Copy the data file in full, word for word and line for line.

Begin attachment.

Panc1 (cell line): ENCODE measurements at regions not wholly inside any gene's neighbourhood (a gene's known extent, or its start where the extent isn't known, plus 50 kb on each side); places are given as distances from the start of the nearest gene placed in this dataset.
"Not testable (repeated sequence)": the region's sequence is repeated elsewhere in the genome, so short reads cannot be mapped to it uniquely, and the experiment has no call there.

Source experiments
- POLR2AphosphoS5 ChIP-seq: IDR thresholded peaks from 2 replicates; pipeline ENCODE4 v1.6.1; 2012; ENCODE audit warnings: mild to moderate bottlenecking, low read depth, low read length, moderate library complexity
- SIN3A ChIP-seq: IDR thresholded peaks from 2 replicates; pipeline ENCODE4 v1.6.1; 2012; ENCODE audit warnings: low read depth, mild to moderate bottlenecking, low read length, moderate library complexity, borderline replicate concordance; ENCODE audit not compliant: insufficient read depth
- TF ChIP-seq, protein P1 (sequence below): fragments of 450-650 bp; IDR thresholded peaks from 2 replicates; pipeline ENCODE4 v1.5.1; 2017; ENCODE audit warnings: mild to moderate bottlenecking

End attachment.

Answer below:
Panc1 (cell line): ENCODE measurements at regions not wholly inside any gene's neighbourhood (a gene's known extent, or its start where the extent isn't known, plus 50 kb on each side); places are given as distances from the start of the nearest gene placed in this dataset.
"Not testable (repeated sequence)": the region's sequence is repeated elsewhere in the genome, so short reads cannot be mapped to it uniquely, and the experiment has no call there.

Source experiments
- POLR2AphosphoS5 ChIP-seq: IDR thresholded peaks from 2 replicates; pipeline ENCODE4 v1.6.1; 2012; ENCODE audit warnings: mild to moderate bottlenecking, low read depth, low read length, moderate library complexity
- SIN3A ChIP-seq: IDR thresholded peaks from 2 replicates; pipeline ENCODE4 v1.6.1; 2012; ENCODE audit warnings: low read depth, mild to moderate bottlenecking, low read length, moderate library complexity, borderline replicate concordance; ENCODE audit not compliant: insufficient read depth
- TF ChIP-seq, protein P1 (sequence below): fragments of 450-650 bp; IDR thresholded peaks from 2 replicates; pipeline ENCODE4 v1.5.1; 2017; ENCODE audit warnings: mild to moderate bottlenecking